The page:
FREEPORT — As a piano player and a craftsman who also builds the stringed instruments, Rod Regier has always had a finely tuned sense of hearing.

Next month, Regier’s work will be expressed visually on an episode of the cable television show “Handcrafted America.” For a man who spends most of his time in a workshop building old-fashioned wooden pianos, this presents a challenge.

“The crazy thing is, I don’t have a television in the house,” he said.

Regier, who is a former Freeport town councilor, owns R.J. Regier, a piano company based out of his South Freeport home. He’s played piano since he was a child and started working for a harpsichord maker in 1969.

Harpsichords differ from pianos in that the strings are plucked instead of struck.

He began making pianos in the late 1970s, and “making instruments is about all I’ve done since 1978,” Regier said.

“Handcrafted America,” which is on the INSP channel, features artisans who make products using old-fashioned methods. Regier was approached in the spring about appearing on the show. His episode will air Nov. 25 at 9:30 p.m.

Since he doesn’t own a TV, Regier said he plans to watch it at a friend’s house.

Pianos are important to Regier for many reasons, he said. While “a lot of preference is in our DNA,” the piano is a special instrument because it’s “central to the Western music world.”

Regier said he enjoys the sound made by pianos and the ability a musician has to control the instrument’s volume with the force of each keystroke.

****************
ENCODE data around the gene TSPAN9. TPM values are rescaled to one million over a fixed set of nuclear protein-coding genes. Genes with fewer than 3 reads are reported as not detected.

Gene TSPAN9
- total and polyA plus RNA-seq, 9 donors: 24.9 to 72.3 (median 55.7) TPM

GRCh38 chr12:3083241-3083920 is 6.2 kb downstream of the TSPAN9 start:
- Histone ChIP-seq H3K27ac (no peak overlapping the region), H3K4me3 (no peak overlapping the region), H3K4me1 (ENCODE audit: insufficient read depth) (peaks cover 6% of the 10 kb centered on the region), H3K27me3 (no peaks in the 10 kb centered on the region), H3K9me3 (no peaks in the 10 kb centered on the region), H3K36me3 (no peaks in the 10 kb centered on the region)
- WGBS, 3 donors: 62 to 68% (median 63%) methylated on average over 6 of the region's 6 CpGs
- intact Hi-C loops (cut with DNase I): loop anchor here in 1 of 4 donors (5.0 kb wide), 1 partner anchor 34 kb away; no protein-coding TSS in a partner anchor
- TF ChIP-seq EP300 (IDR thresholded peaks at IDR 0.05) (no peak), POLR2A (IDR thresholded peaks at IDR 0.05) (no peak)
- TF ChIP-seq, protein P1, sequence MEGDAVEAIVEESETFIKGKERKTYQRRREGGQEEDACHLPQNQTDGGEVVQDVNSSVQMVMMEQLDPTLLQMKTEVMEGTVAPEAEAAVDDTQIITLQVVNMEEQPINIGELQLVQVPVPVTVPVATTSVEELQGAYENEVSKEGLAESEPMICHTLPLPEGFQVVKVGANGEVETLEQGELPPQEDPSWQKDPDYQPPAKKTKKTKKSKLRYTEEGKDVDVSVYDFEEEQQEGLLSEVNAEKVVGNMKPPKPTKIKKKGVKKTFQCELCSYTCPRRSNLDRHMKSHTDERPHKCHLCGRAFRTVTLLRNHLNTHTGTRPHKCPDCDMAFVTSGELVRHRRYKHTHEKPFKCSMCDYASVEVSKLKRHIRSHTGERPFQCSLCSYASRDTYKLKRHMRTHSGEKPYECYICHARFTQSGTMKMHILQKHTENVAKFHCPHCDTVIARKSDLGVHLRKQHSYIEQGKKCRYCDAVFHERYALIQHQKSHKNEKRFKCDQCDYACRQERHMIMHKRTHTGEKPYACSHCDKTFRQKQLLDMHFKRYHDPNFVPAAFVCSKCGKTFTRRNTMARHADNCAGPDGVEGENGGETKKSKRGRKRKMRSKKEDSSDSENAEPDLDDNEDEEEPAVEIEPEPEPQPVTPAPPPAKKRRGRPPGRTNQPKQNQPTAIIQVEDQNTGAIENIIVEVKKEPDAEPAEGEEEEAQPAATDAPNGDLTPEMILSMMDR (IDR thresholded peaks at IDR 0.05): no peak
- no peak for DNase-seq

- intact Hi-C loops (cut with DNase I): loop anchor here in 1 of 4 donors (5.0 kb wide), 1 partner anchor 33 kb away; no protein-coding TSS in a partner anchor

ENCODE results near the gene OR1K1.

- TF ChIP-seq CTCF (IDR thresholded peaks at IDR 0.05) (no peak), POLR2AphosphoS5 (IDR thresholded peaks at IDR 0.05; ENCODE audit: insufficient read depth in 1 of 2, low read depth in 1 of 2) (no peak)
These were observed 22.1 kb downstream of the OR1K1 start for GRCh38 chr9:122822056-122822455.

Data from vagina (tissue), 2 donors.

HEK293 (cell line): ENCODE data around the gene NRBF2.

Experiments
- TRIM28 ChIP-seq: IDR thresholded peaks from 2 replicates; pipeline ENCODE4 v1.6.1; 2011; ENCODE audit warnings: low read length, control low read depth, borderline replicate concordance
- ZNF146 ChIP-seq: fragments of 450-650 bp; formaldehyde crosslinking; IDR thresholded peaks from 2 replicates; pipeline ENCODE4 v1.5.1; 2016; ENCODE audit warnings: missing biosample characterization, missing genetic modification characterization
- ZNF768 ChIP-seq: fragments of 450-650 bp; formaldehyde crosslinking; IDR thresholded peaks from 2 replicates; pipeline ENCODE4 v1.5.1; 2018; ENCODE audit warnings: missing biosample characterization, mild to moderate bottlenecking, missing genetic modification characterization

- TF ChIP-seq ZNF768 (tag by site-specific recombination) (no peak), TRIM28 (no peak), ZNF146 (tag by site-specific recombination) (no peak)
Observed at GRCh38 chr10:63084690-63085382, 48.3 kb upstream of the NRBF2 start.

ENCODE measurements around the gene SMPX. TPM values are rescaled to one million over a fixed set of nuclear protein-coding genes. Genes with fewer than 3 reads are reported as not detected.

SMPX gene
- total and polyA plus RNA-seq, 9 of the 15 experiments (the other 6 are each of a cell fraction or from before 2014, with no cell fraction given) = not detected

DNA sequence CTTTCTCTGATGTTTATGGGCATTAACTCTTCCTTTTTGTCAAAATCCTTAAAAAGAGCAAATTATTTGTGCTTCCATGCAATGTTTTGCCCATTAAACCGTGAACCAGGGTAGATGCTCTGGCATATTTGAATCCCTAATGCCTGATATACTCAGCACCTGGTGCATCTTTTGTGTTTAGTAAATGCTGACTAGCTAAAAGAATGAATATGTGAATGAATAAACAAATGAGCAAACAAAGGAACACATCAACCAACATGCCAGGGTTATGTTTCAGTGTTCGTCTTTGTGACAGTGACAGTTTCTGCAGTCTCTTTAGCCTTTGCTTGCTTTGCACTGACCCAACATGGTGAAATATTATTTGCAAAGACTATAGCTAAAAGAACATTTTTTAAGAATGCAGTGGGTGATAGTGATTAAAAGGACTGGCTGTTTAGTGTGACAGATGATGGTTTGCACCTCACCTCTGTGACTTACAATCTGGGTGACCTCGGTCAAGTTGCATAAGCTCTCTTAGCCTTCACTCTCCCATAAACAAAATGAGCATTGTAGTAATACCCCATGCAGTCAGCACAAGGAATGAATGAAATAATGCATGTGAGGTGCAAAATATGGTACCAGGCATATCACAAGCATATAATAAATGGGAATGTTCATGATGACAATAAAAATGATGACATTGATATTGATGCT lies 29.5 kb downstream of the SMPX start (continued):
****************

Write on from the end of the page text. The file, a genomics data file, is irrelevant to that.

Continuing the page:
“I like keyboard instruments where you can play multiple lines instead of one note at a time,” he said.

Regier said he doesn’t know what his life would be without pianos.

“They’re part of me,” he said.

Since 1978, Regier has made fewer than 100 pianos, but, he said, it takes more than a year to fashion one, although he can make multiple pianos at once. Regier hopes to make at least 100 in his lifetime.

When building a piano, most of the time is spent waiting for glue and shellac to dry, which can take a couple of months, according to Regier.

“There’s a lot of waiting involved in making instruments,” he said.

The old-fashioned pianos Regier makes are made entirely from wood, except for the strings and pins, while modern pianos have cast-iron frames. Regier gets wood for his instruments from all over the country and the world, including wood from trees grown in Freeport.

Regier said half of his pianos are sold to individuals and half are sold to institutions such as schools. Regier also repairs pianos, and rents them out for recordings and performances. His pianos have been played at Carnegie Hall in New York City four times, most recently Oct. 24.

“The point of these instruments is for good players to express great music,” he said.

“Handcrafted America” is hosted by Jill Wagner, who formerly hosted “Wipeout” on ABC. Wagner visited Regier in August to film the episode, but Regier said he was hesitant when first approached by the show’s producers. Now, however, he’s glad he agreed to appear on the show.

“I said yes to them to let a broader world know about these instruments, both the modern piano and the early piano,” he said.

Regier said although he doesn’t watch television, he found the behind-the-scenes process fascinating.

“I never gave any thought to what’s involved in television production, and it was interesting,” he said. “This place was full of people and stuff. The geek in me was interested in how everything was operating.”

Being in front of a camera was a new experience for Regier, and he said it showed him another world.

“I live by my ears,” he said. “Dealing with a visual medium was different.”

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